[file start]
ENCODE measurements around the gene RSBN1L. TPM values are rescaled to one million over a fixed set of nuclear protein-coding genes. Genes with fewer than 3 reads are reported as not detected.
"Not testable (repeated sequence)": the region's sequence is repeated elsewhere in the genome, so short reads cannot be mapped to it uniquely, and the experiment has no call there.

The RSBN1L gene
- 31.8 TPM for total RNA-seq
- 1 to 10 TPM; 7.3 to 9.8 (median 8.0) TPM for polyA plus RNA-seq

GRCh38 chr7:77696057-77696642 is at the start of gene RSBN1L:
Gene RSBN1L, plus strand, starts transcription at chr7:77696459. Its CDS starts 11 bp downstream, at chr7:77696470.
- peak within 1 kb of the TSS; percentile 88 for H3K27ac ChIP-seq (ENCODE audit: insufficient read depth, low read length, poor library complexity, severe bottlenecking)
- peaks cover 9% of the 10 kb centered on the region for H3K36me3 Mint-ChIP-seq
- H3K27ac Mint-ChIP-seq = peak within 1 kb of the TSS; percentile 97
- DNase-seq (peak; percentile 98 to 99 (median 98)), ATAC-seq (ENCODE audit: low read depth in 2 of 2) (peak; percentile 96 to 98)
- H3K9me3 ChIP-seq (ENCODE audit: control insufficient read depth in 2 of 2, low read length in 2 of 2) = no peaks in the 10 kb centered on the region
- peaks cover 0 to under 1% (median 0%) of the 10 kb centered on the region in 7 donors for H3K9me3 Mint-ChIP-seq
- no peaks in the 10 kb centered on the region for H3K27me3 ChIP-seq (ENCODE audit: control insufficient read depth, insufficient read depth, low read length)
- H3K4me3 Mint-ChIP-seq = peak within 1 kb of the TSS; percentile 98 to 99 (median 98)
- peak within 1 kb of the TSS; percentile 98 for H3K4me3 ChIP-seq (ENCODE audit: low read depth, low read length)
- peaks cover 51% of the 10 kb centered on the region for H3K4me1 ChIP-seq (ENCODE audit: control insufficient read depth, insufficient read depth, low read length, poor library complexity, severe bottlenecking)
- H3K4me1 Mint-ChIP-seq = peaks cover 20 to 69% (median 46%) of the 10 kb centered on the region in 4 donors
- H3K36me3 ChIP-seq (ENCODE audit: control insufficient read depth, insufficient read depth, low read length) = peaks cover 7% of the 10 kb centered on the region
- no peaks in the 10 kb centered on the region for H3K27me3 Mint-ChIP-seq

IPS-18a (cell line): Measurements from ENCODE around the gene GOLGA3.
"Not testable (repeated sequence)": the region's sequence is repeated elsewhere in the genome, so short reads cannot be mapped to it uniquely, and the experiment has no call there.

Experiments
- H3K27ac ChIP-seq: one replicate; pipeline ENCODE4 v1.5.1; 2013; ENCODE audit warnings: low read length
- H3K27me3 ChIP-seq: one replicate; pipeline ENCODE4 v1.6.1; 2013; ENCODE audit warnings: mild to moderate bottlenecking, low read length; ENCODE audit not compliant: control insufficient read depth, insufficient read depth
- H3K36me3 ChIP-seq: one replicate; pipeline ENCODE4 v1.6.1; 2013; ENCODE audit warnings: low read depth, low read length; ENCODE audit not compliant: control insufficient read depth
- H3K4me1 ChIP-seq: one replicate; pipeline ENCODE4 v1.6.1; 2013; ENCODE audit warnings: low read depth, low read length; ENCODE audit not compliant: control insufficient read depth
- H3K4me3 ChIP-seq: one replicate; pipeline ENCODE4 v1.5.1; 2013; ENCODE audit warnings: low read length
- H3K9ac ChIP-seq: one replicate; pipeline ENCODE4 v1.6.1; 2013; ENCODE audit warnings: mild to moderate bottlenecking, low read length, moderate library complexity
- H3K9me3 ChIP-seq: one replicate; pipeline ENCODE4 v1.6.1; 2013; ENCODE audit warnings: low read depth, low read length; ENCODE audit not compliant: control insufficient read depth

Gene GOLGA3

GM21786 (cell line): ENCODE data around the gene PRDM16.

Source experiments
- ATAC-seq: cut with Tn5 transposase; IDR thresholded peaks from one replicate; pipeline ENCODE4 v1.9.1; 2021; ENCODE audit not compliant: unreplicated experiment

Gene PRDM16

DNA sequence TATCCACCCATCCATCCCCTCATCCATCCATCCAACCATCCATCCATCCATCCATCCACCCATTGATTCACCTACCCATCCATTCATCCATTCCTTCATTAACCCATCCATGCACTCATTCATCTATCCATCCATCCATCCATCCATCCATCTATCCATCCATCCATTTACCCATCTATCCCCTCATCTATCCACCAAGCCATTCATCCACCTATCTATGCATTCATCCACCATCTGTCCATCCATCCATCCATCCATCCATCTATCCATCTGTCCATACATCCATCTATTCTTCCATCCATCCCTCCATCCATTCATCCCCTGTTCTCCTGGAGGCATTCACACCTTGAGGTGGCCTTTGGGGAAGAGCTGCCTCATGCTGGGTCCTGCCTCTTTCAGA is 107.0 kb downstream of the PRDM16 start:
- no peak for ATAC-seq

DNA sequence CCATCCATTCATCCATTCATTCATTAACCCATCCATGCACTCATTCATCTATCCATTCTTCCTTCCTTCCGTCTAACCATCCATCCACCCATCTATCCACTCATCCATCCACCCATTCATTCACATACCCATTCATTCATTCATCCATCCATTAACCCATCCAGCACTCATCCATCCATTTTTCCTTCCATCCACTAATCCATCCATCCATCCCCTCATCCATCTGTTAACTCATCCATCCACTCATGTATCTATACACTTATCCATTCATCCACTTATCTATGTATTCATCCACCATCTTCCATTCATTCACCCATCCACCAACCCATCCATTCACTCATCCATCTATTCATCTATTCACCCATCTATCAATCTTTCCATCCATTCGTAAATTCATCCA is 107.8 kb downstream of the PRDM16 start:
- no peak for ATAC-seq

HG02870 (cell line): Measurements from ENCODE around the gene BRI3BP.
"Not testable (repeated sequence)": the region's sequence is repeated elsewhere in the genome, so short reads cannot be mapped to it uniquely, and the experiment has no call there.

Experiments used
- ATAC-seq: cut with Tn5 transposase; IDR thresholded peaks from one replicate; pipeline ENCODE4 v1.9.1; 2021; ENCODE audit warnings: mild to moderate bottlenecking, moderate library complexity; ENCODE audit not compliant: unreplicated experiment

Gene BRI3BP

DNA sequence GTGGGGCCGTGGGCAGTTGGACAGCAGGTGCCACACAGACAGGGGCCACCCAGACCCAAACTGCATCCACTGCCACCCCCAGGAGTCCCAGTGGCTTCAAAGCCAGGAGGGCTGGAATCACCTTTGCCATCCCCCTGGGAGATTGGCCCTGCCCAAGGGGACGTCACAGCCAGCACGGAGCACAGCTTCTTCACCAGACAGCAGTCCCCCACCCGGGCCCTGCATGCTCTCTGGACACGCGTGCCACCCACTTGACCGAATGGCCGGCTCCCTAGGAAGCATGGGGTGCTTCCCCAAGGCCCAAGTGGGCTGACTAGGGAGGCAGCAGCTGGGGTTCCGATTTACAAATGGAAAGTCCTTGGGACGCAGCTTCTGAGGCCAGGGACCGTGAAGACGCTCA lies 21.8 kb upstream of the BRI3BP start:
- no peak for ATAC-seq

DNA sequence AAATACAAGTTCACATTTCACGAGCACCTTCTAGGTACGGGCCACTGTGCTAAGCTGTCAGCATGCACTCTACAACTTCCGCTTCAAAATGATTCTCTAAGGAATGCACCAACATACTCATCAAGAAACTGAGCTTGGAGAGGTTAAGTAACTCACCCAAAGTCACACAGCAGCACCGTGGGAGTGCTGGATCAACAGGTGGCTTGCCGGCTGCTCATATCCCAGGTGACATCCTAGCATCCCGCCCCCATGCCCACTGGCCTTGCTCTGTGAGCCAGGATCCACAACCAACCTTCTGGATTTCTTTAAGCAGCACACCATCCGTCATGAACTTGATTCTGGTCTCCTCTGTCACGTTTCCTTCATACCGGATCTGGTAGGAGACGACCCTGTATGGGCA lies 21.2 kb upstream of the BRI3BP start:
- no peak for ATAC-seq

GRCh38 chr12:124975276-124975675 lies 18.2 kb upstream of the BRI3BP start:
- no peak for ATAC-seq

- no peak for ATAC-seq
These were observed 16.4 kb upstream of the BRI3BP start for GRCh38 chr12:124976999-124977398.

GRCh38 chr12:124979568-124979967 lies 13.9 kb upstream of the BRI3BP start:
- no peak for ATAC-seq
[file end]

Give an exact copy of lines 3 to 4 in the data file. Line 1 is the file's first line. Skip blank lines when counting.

The RSBN1L gene
- 31.8 TPM for total RNA-seq